(This is a guest post by Lindsey Lewis, yoga teacher, life coach and founder of www.libreliving.com)
It’s a funny thing about giving. Even though my life is about being of service, even though everything I do to create a living and a life I love stems from helping other people do the same…I still (STILL!) get all caught up in focusing on getting what I want. To name a few: I want to change the world, reach the world, be free and in love with the world and help others do the same. How does this all play out? I want to continue to build up my coaching practice and my yoga teaching—and can you already feel yourself getting a little more tense as you read that? Me too.
Focusing on what we want doesn’t do us any good. This is NOT to say that we don’t dream or create or manifest. We just approach it in a different way. WIFT. That stands for ‘What’s in it for them?’ In all honesty this concept was a radical introduction in my life—totally new to me and foreign and hard to understand. I’d spent nearly all my late teens to early adult-hood focusing on what I wanted, on my dreams, on setting goals for myself and racing towards them, slicing through anything that got in the way. I was determined, dammit, and nothin’ was gonna stop me.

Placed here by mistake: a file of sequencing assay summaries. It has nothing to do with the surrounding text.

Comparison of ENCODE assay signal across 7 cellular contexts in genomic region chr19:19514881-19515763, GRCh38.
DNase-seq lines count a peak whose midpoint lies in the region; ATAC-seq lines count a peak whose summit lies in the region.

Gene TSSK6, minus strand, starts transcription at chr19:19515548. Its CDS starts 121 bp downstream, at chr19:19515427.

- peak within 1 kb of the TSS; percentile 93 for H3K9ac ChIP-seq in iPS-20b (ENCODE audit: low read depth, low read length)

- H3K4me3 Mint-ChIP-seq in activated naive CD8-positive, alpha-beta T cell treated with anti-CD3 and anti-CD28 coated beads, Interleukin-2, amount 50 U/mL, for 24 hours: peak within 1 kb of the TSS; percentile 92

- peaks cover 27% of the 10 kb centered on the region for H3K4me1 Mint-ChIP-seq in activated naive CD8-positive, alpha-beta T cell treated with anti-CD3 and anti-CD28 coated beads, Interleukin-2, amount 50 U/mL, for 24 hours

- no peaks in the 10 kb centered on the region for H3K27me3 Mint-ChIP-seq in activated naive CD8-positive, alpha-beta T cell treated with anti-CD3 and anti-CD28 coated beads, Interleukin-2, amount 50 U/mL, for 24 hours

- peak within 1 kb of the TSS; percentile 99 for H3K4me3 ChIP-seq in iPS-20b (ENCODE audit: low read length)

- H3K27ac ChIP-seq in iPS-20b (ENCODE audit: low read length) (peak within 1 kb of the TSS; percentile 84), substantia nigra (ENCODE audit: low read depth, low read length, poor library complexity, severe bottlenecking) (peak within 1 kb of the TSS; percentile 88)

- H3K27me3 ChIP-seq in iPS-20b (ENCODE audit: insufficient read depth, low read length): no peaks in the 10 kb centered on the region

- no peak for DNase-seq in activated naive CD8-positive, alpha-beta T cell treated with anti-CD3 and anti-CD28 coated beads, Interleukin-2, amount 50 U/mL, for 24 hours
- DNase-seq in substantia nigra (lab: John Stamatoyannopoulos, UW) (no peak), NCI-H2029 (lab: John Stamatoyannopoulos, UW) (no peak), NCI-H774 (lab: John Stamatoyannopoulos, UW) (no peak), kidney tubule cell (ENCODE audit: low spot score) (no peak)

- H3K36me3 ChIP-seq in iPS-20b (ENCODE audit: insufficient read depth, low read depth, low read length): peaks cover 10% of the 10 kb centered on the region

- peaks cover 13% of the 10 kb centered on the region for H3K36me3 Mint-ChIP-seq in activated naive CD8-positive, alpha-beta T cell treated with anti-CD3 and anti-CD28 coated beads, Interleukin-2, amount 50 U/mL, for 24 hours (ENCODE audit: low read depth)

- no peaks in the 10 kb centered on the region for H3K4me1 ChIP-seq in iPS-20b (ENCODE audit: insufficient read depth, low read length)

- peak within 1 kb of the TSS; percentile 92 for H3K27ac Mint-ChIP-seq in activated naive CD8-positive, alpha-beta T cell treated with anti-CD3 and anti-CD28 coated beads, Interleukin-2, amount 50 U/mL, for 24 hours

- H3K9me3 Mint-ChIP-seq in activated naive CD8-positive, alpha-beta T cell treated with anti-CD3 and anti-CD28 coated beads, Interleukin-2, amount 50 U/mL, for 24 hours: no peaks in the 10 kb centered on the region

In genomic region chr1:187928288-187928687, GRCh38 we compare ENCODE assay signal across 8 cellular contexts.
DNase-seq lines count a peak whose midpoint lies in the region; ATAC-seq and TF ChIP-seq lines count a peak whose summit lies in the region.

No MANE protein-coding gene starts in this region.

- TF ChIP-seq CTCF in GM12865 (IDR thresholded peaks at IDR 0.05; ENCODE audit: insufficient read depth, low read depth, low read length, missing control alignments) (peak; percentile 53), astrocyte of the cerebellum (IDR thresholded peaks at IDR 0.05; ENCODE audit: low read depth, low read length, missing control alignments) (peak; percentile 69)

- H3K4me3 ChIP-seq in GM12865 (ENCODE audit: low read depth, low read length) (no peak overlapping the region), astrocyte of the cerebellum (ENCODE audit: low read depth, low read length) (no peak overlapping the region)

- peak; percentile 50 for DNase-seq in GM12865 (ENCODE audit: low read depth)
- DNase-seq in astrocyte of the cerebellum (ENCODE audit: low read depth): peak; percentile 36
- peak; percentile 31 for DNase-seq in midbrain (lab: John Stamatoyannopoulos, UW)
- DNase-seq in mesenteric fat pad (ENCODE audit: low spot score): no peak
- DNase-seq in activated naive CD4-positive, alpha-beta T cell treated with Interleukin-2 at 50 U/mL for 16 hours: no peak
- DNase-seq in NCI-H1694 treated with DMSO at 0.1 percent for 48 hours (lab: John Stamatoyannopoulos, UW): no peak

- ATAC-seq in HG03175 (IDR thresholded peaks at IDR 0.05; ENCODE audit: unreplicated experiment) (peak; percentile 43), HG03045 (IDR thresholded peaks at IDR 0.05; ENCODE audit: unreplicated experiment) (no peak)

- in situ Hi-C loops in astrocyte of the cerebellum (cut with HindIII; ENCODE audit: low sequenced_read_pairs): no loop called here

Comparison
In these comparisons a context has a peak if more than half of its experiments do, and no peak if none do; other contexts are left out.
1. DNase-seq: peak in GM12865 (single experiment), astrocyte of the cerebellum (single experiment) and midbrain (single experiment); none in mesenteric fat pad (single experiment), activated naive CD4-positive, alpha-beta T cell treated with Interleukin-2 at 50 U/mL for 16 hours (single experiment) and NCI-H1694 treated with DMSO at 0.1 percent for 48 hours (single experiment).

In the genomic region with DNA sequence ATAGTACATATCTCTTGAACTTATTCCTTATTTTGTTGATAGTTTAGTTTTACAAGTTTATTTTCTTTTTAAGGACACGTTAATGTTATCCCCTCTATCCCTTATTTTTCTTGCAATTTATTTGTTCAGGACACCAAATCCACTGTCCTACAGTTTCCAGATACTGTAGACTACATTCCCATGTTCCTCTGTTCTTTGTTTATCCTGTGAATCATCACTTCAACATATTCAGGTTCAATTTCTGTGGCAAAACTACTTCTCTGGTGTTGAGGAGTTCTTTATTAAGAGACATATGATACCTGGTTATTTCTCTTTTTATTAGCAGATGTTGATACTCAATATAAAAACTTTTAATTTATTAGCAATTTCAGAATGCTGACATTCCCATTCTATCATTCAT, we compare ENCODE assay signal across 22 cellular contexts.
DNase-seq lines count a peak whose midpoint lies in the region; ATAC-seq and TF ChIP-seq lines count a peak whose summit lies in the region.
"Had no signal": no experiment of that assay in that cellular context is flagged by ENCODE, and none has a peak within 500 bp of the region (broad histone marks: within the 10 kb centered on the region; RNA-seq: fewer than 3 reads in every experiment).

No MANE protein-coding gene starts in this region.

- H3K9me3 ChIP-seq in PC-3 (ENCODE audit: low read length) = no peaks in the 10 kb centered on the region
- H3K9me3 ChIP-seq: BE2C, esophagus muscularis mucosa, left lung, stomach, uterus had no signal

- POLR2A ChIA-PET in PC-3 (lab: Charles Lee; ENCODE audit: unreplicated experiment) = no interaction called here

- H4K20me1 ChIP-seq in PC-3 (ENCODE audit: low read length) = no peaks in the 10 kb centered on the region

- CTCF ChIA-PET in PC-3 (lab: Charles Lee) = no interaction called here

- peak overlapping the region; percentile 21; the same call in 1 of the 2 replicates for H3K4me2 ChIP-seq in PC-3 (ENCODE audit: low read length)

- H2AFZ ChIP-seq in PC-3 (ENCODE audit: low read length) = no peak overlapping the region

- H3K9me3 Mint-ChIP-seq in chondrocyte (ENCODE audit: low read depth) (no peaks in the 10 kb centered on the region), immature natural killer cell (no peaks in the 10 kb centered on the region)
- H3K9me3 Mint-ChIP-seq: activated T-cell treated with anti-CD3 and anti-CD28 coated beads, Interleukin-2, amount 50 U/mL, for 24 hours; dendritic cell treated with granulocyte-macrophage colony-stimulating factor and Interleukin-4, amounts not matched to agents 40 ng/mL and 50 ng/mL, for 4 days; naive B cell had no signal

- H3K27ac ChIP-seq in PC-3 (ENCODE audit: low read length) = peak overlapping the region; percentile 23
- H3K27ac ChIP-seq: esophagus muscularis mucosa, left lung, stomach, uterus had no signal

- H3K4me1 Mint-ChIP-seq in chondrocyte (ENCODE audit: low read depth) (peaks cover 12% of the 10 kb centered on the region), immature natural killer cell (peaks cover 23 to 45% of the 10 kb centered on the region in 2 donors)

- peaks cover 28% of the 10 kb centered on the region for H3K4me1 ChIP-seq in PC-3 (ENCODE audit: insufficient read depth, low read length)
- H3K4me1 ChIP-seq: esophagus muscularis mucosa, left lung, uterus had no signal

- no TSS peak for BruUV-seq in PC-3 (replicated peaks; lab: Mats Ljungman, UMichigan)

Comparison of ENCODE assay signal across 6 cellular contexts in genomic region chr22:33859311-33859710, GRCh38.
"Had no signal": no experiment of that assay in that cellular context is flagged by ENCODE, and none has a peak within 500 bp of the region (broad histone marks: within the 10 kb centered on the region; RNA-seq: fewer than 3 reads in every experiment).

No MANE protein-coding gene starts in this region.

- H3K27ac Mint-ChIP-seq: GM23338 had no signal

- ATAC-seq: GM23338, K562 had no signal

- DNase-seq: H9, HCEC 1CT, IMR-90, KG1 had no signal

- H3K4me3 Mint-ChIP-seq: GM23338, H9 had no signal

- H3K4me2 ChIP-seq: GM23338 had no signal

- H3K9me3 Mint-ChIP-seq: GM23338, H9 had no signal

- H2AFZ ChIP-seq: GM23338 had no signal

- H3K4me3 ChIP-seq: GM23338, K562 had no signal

That worked for small goals: things like getting my first ‘real’ job, ascending up the job-ladder, and bringing major projects to completion. But bigger goals—things like, oh, wanting to help people transform the world, be free, be strong, be healthy and happy and LIBERATED? Not so much.
Yoga = liberty
It means freedom from the constraints of thought- and small self-induced guilt, anxiety, stress, worry, and separation from ultimate peace and joy. And living yoga means living from that place of unity. So ‘What’s in it for me?’ gets transformed into ‘What’s in it for us?’ And I noticed I was starting to sink into more emphasis on ‘What’s in it for me?’ right about the same time a friend of mine talked about spending the evening of the full moon getting all intentional about what she’d do as it started to wane. And then, totally unconscious of the poetry of it all, a gift floated into my head: 20 Days of Giving.
20 Days of Giving
Inspired by Shel Silverstein’s book, The Giving Tree. I’m going to give something every day. Something tangible: like clothing, or food, or money. Something less tangible: a hug, a smile, a seat on the bus, or my spot in the grocery store line.
December 5 to 25. One thing a day.
Want to join me?
It’s no big thing. Just something small.
It’s a huge thing. It could change your/the world.
If you dig this, will you help spread the word?
Facebook post: I’m joining the #20daysofgiving Challenge. Wanna join me? http://libreliving.com/coaching/20-days-of-giving/
Twitter: I’m joining the #20daysofgiving Challenge. Wanna join me? http://libreliving.com/coaching/20-days-of-giving/